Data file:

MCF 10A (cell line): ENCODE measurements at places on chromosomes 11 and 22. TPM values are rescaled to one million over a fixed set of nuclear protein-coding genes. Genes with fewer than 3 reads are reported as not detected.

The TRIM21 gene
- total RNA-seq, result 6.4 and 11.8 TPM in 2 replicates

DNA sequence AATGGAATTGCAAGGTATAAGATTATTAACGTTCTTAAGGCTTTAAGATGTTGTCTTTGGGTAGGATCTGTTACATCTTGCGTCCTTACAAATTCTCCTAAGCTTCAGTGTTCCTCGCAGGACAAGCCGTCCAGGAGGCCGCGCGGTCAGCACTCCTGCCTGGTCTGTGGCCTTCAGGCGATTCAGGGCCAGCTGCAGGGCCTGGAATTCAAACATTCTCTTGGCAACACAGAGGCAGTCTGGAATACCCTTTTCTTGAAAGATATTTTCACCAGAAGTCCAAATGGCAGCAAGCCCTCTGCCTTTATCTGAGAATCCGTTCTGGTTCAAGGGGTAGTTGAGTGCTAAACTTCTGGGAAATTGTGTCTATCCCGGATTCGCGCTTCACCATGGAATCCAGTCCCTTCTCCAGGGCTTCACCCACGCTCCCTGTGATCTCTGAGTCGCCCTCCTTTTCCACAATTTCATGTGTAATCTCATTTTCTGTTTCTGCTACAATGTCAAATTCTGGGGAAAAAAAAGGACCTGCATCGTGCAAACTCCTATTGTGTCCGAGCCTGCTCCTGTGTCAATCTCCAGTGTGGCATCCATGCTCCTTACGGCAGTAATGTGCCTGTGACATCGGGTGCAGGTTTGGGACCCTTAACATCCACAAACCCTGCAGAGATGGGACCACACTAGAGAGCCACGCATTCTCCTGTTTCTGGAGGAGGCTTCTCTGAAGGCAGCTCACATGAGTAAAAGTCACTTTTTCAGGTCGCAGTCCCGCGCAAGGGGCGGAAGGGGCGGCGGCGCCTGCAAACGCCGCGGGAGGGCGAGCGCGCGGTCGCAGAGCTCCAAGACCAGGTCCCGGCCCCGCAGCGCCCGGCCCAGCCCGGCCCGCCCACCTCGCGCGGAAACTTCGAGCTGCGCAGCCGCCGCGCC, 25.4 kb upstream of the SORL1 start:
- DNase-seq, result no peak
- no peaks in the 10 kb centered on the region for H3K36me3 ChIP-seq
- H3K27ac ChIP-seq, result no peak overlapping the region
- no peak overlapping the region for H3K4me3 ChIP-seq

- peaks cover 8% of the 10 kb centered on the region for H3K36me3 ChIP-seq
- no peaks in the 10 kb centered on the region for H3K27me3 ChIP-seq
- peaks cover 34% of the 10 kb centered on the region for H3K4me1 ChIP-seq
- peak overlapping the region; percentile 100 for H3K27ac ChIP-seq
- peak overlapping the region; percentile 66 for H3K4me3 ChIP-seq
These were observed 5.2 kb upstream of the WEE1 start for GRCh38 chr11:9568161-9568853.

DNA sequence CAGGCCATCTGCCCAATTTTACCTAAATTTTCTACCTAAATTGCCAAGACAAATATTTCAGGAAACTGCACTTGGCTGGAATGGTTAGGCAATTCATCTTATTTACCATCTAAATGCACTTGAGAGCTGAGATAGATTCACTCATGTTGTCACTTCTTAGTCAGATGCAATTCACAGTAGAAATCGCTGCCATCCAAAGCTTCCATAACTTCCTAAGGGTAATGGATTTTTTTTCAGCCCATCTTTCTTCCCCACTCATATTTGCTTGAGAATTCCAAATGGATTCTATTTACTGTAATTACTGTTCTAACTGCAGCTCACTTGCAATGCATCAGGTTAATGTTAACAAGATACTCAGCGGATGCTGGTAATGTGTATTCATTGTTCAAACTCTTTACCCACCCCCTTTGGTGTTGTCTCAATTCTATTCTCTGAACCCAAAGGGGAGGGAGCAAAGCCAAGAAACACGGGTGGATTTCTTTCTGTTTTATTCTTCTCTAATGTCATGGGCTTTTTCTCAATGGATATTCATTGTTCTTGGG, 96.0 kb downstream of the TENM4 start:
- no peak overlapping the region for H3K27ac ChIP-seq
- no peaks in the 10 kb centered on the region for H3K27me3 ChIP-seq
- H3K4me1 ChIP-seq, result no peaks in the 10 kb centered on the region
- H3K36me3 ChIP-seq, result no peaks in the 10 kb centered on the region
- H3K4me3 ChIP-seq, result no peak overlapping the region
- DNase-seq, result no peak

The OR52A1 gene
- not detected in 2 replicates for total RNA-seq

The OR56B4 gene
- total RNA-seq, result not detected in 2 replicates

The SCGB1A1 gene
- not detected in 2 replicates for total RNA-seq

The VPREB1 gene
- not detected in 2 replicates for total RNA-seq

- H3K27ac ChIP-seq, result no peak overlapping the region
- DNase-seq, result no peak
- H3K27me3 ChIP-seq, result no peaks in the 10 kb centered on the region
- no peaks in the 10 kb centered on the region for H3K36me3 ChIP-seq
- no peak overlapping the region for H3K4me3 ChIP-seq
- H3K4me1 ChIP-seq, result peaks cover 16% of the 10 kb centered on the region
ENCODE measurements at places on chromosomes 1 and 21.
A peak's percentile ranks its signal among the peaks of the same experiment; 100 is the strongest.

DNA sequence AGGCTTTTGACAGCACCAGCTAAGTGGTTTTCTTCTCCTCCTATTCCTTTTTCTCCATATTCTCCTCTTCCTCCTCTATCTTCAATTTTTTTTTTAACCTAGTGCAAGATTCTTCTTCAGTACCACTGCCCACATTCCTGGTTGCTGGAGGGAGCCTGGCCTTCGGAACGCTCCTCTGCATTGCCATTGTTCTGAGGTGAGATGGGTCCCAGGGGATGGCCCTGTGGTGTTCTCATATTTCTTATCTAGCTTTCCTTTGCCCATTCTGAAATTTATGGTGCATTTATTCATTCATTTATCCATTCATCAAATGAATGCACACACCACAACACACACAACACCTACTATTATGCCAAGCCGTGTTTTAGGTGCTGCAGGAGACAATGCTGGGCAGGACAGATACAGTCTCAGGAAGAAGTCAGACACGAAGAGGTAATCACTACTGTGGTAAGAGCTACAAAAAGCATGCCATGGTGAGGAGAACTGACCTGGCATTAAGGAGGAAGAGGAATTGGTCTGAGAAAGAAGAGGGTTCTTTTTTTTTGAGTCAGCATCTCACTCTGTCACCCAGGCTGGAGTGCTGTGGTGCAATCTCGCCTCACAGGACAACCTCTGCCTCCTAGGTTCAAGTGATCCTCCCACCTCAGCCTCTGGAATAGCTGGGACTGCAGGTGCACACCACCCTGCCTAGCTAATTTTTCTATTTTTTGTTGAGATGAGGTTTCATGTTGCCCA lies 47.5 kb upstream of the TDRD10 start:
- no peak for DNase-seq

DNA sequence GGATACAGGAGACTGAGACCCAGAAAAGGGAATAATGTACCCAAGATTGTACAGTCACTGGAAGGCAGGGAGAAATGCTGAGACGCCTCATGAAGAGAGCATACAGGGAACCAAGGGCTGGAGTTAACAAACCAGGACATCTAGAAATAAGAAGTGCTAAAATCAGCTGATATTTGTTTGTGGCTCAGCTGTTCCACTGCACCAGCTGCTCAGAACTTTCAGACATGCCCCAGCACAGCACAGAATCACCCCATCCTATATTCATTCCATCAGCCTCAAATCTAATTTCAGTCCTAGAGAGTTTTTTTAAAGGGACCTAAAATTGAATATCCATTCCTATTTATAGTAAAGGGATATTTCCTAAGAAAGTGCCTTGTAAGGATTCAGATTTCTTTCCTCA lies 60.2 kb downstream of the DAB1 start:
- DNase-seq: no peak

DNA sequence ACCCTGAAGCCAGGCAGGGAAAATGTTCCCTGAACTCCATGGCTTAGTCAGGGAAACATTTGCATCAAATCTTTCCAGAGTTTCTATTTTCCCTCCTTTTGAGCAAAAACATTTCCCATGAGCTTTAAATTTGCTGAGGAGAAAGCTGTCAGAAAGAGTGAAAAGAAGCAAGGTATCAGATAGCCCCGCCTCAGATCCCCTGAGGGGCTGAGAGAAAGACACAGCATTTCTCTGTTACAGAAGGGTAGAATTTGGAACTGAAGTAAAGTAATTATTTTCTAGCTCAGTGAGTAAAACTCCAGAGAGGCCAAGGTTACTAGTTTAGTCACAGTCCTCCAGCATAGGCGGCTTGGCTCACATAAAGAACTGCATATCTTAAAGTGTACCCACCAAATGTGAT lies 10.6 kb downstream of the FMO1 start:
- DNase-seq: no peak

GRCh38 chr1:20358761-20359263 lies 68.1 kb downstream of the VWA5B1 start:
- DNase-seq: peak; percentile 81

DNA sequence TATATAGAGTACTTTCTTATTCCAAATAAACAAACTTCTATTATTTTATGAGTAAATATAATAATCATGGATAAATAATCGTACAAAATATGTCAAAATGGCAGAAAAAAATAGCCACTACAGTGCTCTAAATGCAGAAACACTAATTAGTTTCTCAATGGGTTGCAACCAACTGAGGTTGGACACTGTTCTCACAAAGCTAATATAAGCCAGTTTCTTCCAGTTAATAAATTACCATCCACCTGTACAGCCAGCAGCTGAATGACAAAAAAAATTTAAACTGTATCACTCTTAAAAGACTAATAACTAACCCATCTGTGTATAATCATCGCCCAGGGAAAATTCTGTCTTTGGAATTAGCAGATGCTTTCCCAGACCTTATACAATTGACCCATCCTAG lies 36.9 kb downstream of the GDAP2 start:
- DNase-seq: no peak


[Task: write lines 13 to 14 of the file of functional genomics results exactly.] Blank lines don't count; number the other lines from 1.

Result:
- peak overlapping the region; percentile 66 for H3K4me3 ChIP-seq
These were observed 5.2 kb upstream of the WEE1 start for GRCh38 chr11:9568161-9568853.